Both IIH‐p44(c+t) and IIH‐p44c contain all nine subunits and reveal no stoichiometric differences in the TFIIH composition as shown by Western blotting (Figure 4, compare lanes 1 and 2). Both TFIIH fractions exhibited similar XPD helicase activity, indicating that the absence of p44t in TFIIH has no effect on the stimulation of XPD helicase activity (Figure 4, helicase). Whether p44t is present or not, the overall cdk7 kinase activity was not affected (Figure 4, kinase panels). Finally, both TFIIHs possess the same specific transcription activity towards AdML, DHFR (see lower panels) and β‐globin (data not shown) promoters. Together, these data indicate that the change of three amino acids found between the p44t and p44c gene products has no effect on the overall composition, the enzymatic or transcription activities of TFIIH when tested in a basal in vitro transcription system.
XPB mutations inhibit the transcription activity of TFIIH
The rare XP‐B patients all combine XP‐B and either CS or TTD features and display a severe impairment of their NER system. Among these patients, two brothers (XPBCS1BA and XPBCS2BA) possess the same point mutation (F99S) in the N‐terminal part of XPB, whereas a third one (XP11BE) carries a C→A transversion in the last intron of the XPB gene thus generating a splice mutation at the RNA level (Weeda et al., 1990; Vermeulen et al., 1994a). IIH XPB(C→A) and IIH XPB(F99S) as well as their corresponding wild types (referred to herein as IIH‐XPBwt1 and IIH‐XPBwt2, respectively) were extracted from heparin–Ultrogel fractions as described above. SDS–PAGE followed by either silver staining or Western blotting reveals that TFIIH from patient cell lines as well as TFIIH controls have a similar subunit composition (Figure 5, SDS–PAGE and Western blot, compare lanes 1 and 2 and lanes 3 and 4). When the enzymatic activities of these TFIIH are tested, whether or not XPB is mutated, XPD helicase and ATPase as well as cdk7 kinase, remain unchanged (Figure 5). This demonstrates that mutations in XPB do not modify the three enzymatic activities associated with TFIIH. As previously demonstrated (Coin et al., 1998), it is difficult to measure the XPB helicase activity (see also below).
When tested in an in vitro transcription assay, using AdML or DHFR promoters as templates, IIH(C→A) and IIH (F99S) allow 15 and 60% RNA synthesis compared with the corresponding IIH‐XPBwt1 and IIH‐XPBwt2, respectively (Figure 5, transcription). Whereas both XPB mutations result in an almost total inhibition (∼95%) of NER in vivo and in vitro (Weeda et al., 1990; Vermeulen et al., 1994a; Evans et al., 1997), mutation in IIH‐XPB(F99S) affects the transcription capacity of TFIIH to a much lower extent than mutation in IIH‐XPB (C→A). This result suggests that basal transcription activity, much more than NER, is dependent on the nature of the mutation within this gene.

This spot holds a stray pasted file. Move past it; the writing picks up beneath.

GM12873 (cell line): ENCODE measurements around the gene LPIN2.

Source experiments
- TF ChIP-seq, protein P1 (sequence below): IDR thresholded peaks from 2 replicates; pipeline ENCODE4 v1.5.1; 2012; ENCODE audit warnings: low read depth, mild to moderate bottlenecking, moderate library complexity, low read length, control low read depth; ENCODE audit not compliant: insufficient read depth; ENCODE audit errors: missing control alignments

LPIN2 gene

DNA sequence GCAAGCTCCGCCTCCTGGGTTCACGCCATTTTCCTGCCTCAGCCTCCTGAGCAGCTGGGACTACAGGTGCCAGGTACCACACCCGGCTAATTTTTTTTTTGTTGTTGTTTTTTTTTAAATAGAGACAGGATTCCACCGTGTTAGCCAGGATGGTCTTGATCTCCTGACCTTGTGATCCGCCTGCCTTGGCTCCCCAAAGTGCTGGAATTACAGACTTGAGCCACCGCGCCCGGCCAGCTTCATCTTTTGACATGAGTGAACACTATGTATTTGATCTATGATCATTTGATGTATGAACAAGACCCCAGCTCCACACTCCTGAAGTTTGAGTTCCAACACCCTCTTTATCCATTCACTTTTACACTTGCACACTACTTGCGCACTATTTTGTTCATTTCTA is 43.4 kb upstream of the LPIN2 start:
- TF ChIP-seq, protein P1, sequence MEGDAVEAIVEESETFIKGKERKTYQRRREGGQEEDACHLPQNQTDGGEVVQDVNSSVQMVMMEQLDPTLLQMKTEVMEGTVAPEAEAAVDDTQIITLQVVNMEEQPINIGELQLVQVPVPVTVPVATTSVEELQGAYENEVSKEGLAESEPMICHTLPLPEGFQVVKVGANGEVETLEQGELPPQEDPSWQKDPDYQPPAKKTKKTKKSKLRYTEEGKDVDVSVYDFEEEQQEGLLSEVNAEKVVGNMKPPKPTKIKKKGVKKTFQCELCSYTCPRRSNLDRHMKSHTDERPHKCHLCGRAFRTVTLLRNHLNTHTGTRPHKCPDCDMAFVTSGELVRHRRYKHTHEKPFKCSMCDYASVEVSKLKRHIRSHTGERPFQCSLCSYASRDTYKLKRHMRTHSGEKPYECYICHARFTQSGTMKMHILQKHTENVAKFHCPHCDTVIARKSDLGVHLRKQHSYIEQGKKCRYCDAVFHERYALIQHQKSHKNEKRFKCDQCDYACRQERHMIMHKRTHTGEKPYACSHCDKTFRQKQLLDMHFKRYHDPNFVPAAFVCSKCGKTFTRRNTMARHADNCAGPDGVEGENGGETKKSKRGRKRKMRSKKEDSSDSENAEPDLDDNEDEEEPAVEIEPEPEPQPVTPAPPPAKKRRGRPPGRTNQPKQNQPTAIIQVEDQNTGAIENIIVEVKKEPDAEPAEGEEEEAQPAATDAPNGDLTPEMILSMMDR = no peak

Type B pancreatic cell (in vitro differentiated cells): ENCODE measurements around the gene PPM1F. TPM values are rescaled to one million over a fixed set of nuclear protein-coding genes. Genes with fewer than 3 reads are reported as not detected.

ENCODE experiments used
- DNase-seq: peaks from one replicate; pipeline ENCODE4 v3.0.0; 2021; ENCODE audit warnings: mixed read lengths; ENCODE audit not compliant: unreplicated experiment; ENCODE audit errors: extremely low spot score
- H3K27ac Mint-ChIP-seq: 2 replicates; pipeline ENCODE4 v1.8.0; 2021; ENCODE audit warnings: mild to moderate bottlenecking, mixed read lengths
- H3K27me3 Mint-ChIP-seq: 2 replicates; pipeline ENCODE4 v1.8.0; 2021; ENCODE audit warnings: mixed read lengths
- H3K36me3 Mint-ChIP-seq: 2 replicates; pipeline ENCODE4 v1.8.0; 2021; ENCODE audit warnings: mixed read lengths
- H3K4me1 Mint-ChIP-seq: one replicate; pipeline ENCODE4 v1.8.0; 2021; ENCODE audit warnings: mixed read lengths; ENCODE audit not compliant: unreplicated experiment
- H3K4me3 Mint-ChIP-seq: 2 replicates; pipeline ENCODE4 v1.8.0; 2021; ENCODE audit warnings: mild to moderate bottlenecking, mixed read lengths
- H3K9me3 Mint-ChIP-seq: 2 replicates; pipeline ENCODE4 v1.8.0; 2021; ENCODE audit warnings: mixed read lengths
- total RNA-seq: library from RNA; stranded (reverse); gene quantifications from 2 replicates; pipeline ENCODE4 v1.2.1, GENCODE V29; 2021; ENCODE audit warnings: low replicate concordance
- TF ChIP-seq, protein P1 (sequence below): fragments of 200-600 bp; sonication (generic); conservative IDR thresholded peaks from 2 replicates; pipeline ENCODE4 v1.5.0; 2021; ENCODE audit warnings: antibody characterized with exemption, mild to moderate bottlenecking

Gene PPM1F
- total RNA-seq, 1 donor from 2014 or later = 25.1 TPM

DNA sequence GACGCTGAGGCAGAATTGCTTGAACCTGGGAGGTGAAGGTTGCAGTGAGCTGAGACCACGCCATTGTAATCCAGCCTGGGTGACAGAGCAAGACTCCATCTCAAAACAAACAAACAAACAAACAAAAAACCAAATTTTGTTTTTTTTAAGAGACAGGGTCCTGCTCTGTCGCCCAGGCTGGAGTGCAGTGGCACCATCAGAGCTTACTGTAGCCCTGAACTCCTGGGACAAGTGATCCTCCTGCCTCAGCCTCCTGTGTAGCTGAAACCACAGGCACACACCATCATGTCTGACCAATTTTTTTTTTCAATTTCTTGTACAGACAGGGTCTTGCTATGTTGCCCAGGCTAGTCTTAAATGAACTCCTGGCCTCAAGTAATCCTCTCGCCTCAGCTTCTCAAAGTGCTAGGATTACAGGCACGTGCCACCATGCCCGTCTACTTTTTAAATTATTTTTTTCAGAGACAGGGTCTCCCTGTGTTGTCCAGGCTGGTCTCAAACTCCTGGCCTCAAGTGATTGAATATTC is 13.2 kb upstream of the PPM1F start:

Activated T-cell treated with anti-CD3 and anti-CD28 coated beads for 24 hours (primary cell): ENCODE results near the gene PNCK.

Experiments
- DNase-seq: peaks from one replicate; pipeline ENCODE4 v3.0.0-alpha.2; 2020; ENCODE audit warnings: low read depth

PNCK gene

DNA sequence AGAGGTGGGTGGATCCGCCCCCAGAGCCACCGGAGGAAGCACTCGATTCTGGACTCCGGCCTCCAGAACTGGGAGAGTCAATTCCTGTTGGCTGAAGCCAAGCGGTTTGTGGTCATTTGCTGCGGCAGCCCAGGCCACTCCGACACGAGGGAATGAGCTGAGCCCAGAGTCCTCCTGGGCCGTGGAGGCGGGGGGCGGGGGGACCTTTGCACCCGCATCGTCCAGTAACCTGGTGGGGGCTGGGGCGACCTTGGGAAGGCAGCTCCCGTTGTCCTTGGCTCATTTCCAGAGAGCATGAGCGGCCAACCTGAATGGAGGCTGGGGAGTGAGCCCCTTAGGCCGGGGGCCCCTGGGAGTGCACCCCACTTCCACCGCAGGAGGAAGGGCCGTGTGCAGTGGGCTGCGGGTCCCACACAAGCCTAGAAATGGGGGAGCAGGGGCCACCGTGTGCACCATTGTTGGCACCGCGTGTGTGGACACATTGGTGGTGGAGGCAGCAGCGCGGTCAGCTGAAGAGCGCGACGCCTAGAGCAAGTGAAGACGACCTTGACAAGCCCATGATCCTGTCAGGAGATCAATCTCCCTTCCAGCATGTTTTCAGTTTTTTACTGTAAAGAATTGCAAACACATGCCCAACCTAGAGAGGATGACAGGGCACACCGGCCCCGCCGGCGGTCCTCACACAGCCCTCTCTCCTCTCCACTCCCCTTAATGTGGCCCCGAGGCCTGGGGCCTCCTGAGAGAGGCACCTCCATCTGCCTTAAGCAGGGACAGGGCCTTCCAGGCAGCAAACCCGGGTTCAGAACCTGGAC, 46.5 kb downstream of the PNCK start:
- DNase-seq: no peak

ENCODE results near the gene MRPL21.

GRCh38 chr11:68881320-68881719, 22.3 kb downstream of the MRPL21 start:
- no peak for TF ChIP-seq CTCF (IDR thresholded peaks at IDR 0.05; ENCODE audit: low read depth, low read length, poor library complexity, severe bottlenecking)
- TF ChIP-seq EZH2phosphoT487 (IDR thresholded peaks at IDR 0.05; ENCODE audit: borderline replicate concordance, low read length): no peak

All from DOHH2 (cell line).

Open DNA promoter circumvents the effect of XPB mutations
To further investigate the effect of mutations in the XPB helicase, we took advantage of the recently described open promoter Ad(−8,+2), which was constructed following the observation that the AdMLP promoter becomes single‐stranded between nucleotides −8 and +2 during the initiation step (Holstege et al., 1996). The wild‐type, i.e. double‐stranded AdMLP template, is transcribed only in the presence of TFIIH. Although creating a region of heteroduplex around the start site of AdMLP Ad(−8,+2) circumvents TFIIH requirement (compare lanes 1 and 4 in Figure 6A, B and C). And synthesis of a full‐length run‐off transcript is notably increased upon addition of wild‐type TFIIH (lanes 1 and 2 in Figure 6A, B and C; see also Dvir et al., 1997).
When added to an in vitro transcription system lacking TFIIH, IIH‐XPB(C→A) and XPB (F99S) transcribe much less AdMLP than the corresponding wild‐type TFIIH (Figure 6A and B, compare lanes 5 and 6 and see Figure 5). Interestingly, both IIH‐XPB(C→A) and IIH‐XPB(F99S) stimulate the transcription of the Ad(−8/+2) template almost to the same level (lanes 2 and 3) than their corresponding wild‐type factor indicating that promoter opening is sufficient to circumvent the effect of both XPB mutations. On the contrary, whether or not XPD is mutated, both IIH‐XPDwt and IIH‐XPD(R683W) have the same ability to stimulate transcription (Figure 6C, compare lanes 2–3 and 4–6), suggesting that artificial promoter opening does not circumvent the effect of XPD mutation. However, IIH‐XPD(R683W) stimulates transcription much less than IIH‐XPDwt (Figure 3, left panel). Together, these data underline the fundamental role of XPB subunit in the transcription reaction, and especially in promoter opening.
XPB mutation prevents promoter opening